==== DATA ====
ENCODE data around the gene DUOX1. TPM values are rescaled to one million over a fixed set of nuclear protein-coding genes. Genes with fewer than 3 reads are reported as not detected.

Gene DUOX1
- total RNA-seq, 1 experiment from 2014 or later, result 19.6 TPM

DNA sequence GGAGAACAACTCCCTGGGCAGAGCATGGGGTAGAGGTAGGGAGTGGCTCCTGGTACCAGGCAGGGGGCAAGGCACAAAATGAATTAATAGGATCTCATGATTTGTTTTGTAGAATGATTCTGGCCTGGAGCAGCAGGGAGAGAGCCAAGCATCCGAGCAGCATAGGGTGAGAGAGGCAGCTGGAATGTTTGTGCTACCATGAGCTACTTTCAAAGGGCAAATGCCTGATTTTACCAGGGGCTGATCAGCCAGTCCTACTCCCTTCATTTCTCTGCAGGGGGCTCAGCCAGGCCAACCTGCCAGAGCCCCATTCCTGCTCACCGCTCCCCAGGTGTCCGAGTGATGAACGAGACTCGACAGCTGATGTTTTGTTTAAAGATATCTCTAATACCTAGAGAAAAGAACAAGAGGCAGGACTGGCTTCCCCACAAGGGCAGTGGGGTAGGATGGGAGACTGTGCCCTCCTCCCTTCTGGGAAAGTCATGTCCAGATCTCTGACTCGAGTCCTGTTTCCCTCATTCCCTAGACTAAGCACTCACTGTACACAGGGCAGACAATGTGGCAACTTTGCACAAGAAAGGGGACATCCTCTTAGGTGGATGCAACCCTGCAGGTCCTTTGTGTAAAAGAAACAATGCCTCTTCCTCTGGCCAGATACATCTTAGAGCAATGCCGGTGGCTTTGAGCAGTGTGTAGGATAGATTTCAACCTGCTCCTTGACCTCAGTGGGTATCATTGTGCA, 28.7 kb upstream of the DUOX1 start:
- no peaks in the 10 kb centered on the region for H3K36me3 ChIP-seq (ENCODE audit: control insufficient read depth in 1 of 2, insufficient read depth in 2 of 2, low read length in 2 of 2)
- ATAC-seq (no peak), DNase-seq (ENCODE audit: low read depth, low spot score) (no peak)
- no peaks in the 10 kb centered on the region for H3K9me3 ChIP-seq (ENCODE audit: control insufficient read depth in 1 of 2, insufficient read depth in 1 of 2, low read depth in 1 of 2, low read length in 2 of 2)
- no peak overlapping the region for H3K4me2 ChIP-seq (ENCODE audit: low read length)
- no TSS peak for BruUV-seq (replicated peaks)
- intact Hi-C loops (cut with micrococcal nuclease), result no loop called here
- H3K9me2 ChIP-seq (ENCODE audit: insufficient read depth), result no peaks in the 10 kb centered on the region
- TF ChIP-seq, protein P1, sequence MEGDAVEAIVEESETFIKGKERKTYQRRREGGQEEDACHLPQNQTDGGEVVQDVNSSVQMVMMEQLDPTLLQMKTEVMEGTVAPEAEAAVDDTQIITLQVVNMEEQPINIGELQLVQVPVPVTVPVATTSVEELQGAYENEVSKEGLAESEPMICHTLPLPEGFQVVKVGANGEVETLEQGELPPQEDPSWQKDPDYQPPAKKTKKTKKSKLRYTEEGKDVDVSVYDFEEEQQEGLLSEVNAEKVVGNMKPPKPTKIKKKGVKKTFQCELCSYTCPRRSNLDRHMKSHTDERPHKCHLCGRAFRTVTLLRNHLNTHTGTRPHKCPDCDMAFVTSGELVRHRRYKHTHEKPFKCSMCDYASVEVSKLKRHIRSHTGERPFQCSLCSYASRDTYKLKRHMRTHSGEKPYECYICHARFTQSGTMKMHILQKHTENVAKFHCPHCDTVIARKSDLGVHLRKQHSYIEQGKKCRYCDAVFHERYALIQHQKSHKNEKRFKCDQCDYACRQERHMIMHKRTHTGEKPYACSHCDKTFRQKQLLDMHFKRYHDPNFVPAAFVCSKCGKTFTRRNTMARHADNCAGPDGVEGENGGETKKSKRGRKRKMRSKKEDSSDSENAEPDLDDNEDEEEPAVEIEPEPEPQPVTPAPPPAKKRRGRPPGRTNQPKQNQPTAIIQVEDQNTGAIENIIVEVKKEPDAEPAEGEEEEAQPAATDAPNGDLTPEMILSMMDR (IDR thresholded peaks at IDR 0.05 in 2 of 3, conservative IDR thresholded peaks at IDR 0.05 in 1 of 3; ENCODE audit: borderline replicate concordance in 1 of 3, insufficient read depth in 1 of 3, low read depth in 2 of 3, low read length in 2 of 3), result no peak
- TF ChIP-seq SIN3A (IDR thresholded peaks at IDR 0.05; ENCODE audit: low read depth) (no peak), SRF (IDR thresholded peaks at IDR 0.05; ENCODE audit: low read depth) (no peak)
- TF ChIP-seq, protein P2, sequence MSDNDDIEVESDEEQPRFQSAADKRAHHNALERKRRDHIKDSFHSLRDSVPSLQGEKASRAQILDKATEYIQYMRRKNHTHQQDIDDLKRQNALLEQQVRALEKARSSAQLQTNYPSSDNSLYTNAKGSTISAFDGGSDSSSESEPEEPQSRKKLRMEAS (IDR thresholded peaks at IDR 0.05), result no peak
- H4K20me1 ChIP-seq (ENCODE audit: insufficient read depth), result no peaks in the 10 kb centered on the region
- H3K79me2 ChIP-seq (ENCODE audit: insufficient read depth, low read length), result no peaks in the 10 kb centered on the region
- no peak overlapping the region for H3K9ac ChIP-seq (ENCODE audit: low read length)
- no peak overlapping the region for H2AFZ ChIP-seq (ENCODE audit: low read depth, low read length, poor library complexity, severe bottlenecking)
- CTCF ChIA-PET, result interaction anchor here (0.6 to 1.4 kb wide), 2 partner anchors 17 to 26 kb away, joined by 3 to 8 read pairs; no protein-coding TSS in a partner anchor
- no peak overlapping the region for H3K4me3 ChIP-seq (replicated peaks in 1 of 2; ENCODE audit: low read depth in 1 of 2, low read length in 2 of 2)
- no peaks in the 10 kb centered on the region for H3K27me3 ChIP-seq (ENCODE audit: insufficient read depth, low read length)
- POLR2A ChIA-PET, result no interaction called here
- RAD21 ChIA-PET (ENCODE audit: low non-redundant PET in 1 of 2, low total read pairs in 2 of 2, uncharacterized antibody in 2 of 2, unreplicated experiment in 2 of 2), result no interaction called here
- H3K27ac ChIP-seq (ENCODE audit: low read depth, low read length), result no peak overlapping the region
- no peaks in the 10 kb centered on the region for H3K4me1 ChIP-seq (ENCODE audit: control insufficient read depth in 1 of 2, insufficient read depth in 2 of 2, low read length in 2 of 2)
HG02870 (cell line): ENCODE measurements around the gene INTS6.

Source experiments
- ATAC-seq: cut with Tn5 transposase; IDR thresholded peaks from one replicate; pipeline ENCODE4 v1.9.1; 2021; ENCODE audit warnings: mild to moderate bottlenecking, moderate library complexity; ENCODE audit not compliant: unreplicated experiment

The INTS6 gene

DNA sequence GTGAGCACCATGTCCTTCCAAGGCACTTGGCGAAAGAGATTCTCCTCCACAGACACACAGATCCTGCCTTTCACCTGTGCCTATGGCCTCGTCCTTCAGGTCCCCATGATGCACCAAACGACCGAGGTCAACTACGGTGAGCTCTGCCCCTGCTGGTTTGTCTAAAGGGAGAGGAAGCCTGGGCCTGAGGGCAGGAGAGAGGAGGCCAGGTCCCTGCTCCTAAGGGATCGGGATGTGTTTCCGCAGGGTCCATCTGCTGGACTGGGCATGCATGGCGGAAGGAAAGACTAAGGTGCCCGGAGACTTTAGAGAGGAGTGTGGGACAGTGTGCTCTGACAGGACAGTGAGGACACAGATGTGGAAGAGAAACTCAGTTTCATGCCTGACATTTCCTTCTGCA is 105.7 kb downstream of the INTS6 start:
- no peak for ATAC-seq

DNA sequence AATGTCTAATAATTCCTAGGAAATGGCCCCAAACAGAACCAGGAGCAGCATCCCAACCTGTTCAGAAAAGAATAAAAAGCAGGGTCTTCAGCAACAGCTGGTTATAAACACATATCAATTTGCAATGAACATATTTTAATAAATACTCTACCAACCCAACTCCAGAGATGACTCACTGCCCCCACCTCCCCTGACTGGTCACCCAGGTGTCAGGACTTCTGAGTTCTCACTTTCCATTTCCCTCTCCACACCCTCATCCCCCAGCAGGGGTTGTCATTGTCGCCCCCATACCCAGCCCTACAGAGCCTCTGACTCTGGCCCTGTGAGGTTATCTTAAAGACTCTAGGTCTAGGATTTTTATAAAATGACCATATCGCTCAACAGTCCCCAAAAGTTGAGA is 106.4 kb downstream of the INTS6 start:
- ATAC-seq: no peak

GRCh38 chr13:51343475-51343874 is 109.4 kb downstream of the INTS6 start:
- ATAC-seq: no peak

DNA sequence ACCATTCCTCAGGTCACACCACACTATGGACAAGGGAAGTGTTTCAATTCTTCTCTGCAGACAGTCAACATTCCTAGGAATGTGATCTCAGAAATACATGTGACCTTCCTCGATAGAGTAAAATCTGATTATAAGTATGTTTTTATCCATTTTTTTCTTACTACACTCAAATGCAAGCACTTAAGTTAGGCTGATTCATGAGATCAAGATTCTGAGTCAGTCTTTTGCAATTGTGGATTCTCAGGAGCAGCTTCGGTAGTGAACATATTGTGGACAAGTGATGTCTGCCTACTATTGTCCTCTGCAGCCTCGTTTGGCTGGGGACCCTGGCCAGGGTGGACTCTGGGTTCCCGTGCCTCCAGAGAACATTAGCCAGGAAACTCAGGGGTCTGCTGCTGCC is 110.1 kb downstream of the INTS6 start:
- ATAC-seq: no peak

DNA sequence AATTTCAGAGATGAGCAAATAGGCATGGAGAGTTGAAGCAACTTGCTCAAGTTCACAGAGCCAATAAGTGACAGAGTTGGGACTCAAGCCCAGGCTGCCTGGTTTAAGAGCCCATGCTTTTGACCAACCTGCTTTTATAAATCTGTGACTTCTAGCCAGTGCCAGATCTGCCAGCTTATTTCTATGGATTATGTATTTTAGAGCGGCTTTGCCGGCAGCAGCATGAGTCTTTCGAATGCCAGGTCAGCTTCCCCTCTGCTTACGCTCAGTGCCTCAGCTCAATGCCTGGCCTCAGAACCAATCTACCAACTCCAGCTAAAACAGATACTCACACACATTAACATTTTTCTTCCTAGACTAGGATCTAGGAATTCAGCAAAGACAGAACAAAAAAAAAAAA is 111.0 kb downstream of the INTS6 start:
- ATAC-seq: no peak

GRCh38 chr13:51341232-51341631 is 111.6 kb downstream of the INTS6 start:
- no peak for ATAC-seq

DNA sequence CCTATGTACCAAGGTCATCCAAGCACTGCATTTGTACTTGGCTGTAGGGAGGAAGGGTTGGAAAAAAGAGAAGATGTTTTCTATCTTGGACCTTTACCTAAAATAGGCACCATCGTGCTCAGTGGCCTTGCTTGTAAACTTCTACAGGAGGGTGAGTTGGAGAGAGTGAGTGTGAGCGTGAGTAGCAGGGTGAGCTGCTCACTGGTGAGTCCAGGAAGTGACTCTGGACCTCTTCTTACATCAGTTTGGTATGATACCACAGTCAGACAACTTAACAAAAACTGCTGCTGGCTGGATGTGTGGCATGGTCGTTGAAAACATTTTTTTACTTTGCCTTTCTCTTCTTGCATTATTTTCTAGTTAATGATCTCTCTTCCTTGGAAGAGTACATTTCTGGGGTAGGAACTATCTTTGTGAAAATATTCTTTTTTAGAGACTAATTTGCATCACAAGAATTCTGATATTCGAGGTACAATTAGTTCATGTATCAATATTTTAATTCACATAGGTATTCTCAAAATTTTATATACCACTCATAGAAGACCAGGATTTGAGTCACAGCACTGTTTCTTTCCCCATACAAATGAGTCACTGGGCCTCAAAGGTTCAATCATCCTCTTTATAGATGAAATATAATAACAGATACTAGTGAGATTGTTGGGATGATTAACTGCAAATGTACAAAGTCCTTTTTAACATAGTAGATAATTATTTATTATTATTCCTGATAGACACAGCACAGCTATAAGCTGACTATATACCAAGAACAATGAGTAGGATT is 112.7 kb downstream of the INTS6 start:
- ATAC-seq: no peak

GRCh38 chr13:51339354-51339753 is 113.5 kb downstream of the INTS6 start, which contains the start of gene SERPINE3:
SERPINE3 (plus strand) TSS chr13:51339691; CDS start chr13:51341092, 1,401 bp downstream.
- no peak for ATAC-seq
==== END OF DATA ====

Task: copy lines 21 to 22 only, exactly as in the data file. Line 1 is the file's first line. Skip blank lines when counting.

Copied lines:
- no peaks in the 10 kb centered on the region for H3K27me3 ChIP-seq (ENCODE audit: insufficient read depth, low read length)
- POLR2A ChIA-PET, result no interaction called here